A Minneapolis police officer who shot and killed an unarmed Australian woman in July minutes after she called 911 to report a possible sexual assault behind her home was charged Tuesday with murder and manslaughter.
Officer Mohamed Noor turned himself in after a warrant was issued for his arrest. He shot Justine Ruszczyk Damond, a 40-year-old life coach, on July 15. Damond’s death drew international attention, cost the police chief her job and forced major revisions to the department’s policy on body cameras.
Hennepin County Attorney Mike Freeman said the law makes it difficult to charge police officers unless they are “unacceptably reckless.” He said, “I agree with that.”
But he added: “Clearly Officer Noor violated the rules and deserves to be charged.”
Noor is charged with third-degree murder “for perpetrating an eminently dangerous act” and second-degree manslaughter for “culpable negligence creating unreasonable risk.”
Conviction on the first charge carries a presumptive sentence of 12 ½ years; the second, four years. Bail was set at $500,000.
Noor has not spoken publicly about the case and declined to answer questions from investigators. His attorney, Thomas Plunkett, confirmed Noor turned himself in, but had no other immediate comment.
Damond’s father, John Ruszcyzk, and her fiance, Don Damond, issued a joint statement on behalf of both families, saying they applauded the decision to charge Noor “as one step toward justice for this iniquitous act.”
“No charges can bring our Justine back. However, justice demands accountability for those responsible for recklessly killing the fellow citizens they are sworn to protect, and today’s actions reflect that,” the statement said.
Noor’s partner the night of the shooting, Matthew Harrity, told investigators that he was startled by a loud noise right before Damond approached the driver’s side window of their police SUV. Harrity, who was driving, said Noor then fired his weapon from the passenger seat. Damond died of a gunshot wound to the abdomen.
The criminal complaint described Harrity hearing the noise and catching a glimpse of a person’s head and shoulders outside his window. It said Harrity was startled, perceived his life was in danger, pulled his gun and held it to his ribcage pointing downward.
It said Harrity then heard a sound like a lightbulb breaking, saw a flash and looked to his right to see Noor had fired his weapon.
“There is no evidence that, in that short timeframe, Officer Noor encountered, appreciated, investigated, or confirmed a threat that justified the decision to use deadly force,” the criminal complaint said. “Instead, Officer Noor recklessly and intentionally fired his handgun from the passenger seat, a location at which he would have been less able than Officer Harrity to see and hear events on the other side of the squad car.”
The officers did not turn on their body cameras until after the shooting, and there was no squad camera video of the incident.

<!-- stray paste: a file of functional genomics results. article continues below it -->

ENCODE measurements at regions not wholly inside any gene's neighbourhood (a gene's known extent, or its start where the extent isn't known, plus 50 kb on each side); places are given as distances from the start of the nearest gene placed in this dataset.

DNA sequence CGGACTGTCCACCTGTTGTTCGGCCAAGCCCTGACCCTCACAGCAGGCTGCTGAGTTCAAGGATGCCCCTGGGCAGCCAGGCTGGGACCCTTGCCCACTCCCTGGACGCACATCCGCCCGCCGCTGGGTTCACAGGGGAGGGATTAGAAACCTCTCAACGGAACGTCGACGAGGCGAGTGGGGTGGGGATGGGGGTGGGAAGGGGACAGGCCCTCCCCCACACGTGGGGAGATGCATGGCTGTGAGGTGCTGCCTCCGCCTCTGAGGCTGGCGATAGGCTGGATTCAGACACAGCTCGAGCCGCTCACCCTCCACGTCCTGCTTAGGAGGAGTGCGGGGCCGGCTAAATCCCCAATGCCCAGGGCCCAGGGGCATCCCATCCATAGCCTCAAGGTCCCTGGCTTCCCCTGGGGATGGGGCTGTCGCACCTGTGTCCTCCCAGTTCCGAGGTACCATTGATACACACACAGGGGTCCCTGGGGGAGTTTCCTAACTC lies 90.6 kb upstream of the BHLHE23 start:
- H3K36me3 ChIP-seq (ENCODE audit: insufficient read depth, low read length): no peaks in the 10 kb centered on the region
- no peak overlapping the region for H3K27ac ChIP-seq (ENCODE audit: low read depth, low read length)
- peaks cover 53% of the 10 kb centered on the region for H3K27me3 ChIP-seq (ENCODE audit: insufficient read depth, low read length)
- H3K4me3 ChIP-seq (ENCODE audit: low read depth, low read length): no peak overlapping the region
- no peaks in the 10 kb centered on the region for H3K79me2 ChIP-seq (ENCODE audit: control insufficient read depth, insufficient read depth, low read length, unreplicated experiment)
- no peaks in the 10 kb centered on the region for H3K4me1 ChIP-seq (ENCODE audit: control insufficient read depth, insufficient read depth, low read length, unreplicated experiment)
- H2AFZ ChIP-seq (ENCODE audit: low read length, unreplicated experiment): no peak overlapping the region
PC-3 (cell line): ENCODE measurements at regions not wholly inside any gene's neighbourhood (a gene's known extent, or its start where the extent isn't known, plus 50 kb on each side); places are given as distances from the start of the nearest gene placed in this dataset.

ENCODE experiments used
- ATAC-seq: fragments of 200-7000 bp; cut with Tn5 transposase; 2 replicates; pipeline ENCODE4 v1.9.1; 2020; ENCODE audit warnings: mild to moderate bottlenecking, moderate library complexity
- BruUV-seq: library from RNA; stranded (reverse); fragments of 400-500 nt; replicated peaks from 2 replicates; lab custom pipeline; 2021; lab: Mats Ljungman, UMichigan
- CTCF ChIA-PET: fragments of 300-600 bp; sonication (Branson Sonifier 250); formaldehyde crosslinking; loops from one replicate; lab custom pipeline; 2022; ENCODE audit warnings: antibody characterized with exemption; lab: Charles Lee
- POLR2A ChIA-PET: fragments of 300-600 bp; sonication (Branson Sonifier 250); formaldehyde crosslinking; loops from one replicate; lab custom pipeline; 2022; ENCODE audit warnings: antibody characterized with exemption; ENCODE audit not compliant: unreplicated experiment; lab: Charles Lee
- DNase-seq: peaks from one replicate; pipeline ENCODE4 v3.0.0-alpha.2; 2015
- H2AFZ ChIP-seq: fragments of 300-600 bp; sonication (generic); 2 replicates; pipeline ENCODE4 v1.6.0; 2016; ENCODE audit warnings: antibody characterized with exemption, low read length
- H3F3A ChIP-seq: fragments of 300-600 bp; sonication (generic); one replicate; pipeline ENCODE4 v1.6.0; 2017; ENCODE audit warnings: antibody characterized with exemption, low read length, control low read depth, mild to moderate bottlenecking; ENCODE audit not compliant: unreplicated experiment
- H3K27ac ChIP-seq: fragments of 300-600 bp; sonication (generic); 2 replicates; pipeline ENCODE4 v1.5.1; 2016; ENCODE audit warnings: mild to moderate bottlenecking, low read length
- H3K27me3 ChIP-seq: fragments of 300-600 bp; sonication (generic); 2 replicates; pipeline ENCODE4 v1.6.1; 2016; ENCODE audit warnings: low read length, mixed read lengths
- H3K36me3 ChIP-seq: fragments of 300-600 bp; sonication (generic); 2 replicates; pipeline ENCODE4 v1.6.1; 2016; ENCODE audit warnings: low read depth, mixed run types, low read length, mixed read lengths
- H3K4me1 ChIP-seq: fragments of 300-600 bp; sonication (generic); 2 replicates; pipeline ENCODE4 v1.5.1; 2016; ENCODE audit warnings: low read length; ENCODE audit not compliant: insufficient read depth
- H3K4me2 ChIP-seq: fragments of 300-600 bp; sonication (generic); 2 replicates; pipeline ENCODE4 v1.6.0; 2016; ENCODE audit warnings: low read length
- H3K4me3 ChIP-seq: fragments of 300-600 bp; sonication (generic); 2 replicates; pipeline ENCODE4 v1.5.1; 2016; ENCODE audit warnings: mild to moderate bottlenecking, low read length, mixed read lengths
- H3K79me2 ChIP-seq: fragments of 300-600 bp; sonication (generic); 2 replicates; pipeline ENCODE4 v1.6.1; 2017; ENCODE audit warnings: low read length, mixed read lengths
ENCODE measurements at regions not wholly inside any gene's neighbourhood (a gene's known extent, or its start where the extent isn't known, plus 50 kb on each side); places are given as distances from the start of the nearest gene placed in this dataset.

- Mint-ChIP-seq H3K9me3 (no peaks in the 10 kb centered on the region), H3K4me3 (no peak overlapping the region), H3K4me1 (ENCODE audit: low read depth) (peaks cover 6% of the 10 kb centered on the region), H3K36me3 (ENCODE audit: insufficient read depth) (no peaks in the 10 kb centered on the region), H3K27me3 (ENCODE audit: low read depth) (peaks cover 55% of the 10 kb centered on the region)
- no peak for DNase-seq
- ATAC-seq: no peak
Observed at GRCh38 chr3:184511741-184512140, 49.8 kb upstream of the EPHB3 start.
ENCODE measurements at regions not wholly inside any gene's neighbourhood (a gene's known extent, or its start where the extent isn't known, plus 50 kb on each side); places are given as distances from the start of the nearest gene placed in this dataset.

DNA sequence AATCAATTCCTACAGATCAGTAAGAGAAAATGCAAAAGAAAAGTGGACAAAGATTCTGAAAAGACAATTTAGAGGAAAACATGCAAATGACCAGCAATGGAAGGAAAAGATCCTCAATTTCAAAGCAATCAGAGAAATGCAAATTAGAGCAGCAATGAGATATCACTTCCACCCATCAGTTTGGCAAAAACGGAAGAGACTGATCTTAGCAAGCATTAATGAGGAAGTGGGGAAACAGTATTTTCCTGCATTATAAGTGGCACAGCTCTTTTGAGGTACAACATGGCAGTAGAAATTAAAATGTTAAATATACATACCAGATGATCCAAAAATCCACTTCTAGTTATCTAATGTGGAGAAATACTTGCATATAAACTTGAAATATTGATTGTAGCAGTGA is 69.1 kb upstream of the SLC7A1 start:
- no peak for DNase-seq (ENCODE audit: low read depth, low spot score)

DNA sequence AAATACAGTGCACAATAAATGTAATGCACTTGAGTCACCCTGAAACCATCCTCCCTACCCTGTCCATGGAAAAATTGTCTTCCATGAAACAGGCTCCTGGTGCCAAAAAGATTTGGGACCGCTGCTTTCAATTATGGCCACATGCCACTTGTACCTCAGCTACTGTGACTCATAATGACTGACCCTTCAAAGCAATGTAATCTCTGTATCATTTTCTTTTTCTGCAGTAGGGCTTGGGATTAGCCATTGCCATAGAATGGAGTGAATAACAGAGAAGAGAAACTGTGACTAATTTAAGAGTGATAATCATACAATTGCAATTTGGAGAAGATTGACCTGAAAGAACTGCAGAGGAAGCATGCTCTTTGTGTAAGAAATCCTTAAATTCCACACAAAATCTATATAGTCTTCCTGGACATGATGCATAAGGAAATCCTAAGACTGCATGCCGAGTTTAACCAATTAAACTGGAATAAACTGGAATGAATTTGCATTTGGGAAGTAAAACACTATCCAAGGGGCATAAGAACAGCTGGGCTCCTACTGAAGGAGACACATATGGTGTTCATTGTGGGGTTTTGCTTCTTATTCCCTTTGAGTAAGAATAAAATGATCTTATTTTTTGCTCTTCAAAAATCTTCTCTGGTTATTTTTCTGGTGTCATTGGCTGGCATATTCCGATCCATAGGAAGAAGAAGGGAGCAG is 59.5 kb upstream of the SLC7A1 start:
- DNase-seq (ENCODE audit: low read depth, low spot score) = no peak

The lack of video was widely criticized, and Damond’s family members were among the many people who called for changes in procedure, including how often officers are required to turn on their cameras.
The shooting also prompted questions about the training of Noor, a two-year veteran and Somali-American whose arrival on the force had been celebrated by city leaders and Minnesota’s large Somali community. Noor, 32, had trained in business and economics and worked in property management before becoming an officer.
Then-Chief Janee Harteau defended Noor’s training and said he was suited to be on the street, even as she criticized the shooting itself. But Harteau — who was on vacation when the shooting happened and didn’t make her first public appearance until several days after the shooting — was forced out soon after by Mayor Betsy Hodges, who said she had lost confidence in the chief.
Harteau’s replacement, Medaria Arradondo, quickly announced a policy change requiring officers to turn on their body cameras in responding to any call or traffic stop. Recent reports show the department is not yet in full compliance.
Damond’s shooting was the third high-profile police shooting in Minnesota in recent years in which a prosecutor made a charging decision rather than relying on a grand jury, a process criticized for secrecy and for the rarity of officers being charged. But in this case, Freeman convened a grand jury to investigate, but maintained the decision to charge would be his.
The move came about a month after Freeman was captured on video at a holiday reception in December, complaining that investigators hadn’t brought him enough evidence to charge Noor. Freeman apologized just a few days later, saying he shouldn’t have discussed the case in detail in public. About a month later, dozens of officers received subpoenas to testify before the grand jury.
Noor has been on paid leave since the shooting.